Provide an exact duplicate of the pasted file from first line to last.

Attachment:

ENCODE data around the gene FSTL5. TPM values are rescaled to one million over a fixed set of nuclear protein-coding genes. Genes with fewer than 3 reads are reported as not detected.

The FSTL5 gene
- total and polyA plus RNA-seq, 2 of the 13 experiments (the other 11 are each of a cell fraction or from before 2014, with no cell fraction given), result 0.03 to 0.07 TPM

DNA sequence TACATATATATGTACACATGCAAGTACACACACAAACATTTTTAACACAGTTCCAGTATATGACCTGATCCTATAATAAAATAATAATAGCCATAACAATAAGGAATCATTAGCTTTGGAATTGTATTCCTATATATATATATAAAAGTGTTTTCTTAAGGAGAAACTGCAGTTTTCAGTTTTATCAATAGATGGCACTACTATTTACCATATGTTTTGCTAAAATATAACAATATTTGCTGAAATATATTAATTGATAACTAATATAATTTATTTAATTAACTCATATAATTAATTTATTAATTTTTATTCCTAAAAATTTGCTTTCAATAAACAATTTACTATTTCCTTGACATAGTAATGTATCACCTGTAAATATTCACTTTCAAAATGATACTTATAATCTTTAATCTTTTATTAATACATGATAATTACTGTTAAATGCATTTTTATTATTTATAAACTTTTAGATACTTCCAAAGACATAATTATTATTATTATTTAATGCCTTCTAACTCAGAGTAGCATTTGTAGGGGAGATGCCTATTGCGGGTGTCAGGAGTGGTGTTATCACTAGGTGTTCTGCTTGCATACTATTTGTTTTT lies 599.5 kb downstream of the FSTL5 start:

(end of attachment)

ENCODE data around the gene FSTL5. TPM values are rescaled to one million over a fixed set of nuclear protein-coding genes. Genes with fewer than 3 reads are reported as not detected.

The FSTL5 gene
- total and polyA plus RNA-seq, 2 of the 13 experiments (the other 11 are each of a cell fraction or from before 2014, with no cell fraction given), result 0.03 to 0.07 TPM

DNA sequence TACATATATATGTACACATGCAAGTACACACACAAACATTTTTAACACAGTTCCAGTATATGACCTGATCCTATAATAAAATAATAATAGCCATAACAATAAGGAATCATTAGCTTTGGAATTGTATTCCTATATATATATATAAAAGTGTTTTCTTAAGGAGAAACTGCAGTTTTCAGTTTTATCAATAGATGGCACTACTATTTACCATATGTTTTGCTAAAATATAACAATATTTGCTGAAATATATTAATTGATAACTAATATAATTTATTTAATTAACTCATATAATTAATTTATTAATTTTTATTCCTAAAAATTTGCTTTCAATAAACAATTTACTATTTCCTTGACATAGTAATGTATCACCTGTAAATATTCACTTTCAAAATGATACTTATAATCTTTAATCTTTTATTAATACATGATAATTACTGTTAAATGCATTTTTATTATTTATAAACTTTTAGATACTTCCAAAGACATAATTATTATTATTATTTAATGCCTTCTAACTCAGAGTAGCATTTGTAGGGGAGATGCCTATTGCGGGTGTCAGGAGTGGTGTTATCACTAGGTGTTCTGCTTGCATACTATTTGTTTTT lies 599.5 kb downstream of the FSTL5 start: